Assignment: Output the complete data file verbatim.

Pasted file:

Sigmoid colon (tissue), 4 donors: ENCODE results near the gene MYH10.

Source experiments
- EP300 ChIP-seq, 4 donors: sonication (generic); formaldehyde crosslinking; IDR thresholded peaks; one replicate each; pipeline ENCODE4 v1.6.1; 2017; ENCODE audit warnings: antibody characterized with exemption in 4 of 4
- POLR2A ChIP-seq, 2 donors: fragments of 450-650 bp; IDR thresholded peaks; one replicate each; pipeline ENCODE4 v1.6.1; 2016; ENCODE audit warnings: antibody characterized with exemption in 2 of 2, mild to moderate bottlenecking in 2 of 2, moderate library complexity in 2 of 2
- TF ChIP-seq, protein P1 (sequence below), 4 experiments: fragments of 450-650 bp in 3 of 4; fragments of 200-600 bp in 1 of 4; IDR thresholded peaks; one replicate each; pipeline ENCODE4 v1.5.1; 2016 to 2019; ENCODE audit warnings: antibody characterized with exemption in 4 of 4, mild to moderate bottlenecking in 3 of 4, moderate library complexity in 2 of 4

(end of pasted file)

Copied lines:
Sigmoid colon (tissue), 4 donors: ENCODE results near the gene MYH10.

Source experiments
- EP300 ChIP-seq, 4 donors: sonication (generic); formaldehyde crosslinking; IDR thresholded peaks; one replicate each; pipeline ENCODE4 v1.6.1; 2017; ENCODE audit warnings: antibody characterized with exemption in 4 of 4
- POLR2A ChIP-seq, 2 donors: fragments of 450-650 bp; IDR thresholded peaks; one replicate each; pipeline ENCODE4 v1.6.1; 2016; ENCODE audit warnings: antibody characterized with exemption in 2 of 2, mild to moderate bottlenecking in 2 of 2, moderate library complexity in 2 of 2
- TF ChIP-seq, protein P1 (sequence below), 4 experiments: fragments of 450-650 bp in 3 of 4; fragments of 200-600 bp in 1 of 4; IDR thresholded peaks; one replicate each; pipeline ENCODE4 v1.5.1; 2016 to 2019; ENCODE audit warnings: antibody characterized with exemption in 4 of 4, mild to moderate bottlenecking in 3 of 4, moderate library complexity in 2 of 4